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Extreme Risk Protection Order

Posted on the 18 February 2015 by Rvbadalam @Nimasema
Extreme Risk Protection OrderA university psychiatrist was so worried about James Holmes' behavior that in early June she began the process of getting the school's "threat assessment" team involved in his case. Holmes, charged with killing 12 people and wounding 58 others at an Aurora, Colorado, movie theater on July 20, threatened a university psychiatrist about six weeks before the massacre and was barred from campus as a result.
Elliot Rodger’s parents battled in court over what sort of treatment their son should receive. Antipsychotic medication? More psychiatric treatment? In May 2014, Rodger used firearms as part of a mass killing near the University of California Santa Barbara campus.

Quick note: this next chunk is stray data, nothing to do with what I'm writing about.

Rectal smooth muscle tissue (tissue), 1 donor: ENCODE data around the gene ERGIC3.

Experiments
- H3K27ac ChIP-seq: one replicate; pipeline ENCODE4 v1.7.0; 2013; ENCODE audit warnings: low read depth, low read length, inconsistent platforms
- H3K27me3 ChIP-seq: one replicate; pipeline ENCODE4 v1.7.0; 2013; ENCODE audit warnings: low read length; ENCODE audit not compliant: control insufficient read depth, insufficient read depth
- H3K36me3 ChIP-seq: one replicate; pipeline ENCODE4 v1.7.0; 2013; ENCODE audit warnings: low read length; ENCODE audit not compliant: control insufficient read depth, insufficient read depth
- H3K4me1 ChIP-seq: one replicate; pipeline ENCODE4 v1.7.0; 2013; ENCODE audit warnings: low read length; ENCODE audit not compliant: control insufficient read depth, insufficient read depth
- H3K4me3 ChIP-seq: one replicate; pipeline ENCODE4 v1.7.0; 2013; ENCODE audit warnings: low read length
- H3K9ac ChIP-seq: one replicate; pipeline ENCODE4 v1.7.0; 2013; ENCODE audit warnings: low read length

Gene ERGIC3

In December 2014, Marcus Dee shot Nadia Ezaldein to death in a Nordstrom store then put the gun to his head and killed himself. Seven months earlier, a petition for a protection order against Dee stated that he physically abused Ezaldein; cracked her ribs, fractured her jaw, slashed her clothing, and shoved a gun in her mouth.
Virtually without exception, individuals who act out with a gun, either against others or themselves, exhibit signs that alert family or community members to the potential for violence. Under a new law introduced in the Washington State legislature, family members and law enforcement would be able to petition a court to temporarily suspend someone’s access to firearms based on documented, sworn evidence that they pose a threat to themselves or others.
Contact Sen Sharon Brown and Rep Dan Newhouse and ask that they support the “Extreme Risk Protection Order” legislation.

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